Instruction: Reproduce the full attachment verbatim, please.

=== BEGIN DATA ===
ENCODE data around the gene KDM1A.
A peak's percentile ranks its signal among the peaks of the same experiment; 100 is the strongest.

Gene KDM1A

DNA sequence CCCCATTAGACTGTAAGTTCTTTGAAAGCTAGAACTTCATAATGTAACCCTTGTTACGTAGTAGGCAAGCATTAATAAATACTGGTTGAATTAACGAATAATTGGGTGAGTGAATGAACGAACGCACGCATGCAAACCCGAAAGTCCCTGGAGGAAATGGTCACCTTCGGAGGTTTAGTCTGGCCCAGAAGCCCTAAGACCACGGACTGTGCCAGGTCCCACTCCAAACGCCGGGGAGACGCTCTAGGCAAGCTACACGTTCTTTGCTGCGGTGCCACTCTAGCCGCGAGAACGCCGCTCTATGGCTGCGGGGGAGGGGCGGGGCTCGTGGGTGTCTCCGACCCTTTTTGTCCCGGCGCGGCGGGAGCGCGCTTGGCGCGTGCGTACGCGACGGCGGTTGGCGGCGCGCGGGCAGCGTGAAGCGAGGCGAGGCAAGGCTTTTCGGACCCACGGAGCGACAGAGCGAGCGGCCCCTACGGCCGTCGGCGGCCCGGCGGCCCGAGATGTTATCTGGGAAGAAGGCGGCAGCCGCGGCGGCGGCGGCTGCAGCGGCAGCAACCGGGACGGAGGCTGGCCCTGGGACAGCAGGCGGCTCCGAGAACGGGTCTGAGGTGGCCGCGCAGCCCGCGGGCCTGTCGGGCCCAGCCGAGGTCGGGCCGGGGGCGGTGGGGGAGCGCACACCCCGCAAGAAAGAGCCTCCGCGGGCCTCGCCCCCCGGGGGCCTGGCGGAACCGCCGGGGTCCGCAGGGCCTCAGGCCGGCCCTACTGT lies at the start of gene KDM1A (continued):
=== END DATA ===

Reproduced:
ENCODE data around the gene KDM1A.
A peak's percentile ranks its signal among the peaks of the same experiment; 100 is the strongest.

Gene KDM1A

DNA sequence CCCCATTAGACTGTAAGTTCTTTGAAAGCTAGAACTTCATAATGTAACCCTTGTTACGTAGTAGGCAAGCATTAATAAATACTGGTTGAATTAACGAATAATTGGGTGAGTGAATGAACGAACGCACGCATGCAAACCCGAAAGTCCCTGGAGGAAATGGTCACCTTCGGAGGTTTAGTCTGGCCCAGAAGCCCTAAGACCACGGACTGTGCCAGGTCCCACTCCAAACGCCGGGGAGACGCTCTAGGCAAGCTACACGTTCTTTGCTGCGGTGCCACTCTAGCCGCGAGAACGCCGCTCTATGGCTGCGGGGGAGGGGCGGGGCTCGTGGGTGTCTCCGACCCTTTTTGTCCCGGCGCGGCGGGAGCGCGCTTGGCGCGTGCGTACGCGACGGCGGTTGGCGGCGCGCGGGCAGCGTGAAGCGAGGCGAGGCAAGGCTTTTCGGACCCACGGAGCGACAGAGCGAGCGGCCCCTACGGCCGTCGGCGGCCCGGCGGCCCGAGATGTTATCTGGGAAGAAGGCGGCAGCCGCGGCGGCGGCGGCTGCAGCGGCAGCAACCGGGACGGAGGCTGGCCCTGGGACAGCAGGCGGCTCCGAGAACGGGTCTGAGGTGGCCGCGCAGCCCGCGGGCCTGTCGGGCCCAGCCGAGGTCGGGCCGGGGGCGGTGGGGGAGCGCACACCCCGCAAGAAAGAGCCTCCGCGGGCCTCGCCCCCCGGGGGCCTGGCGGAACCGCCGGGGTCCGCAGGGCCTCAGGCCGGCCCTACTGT lies at the start of gene KDM1A (continued):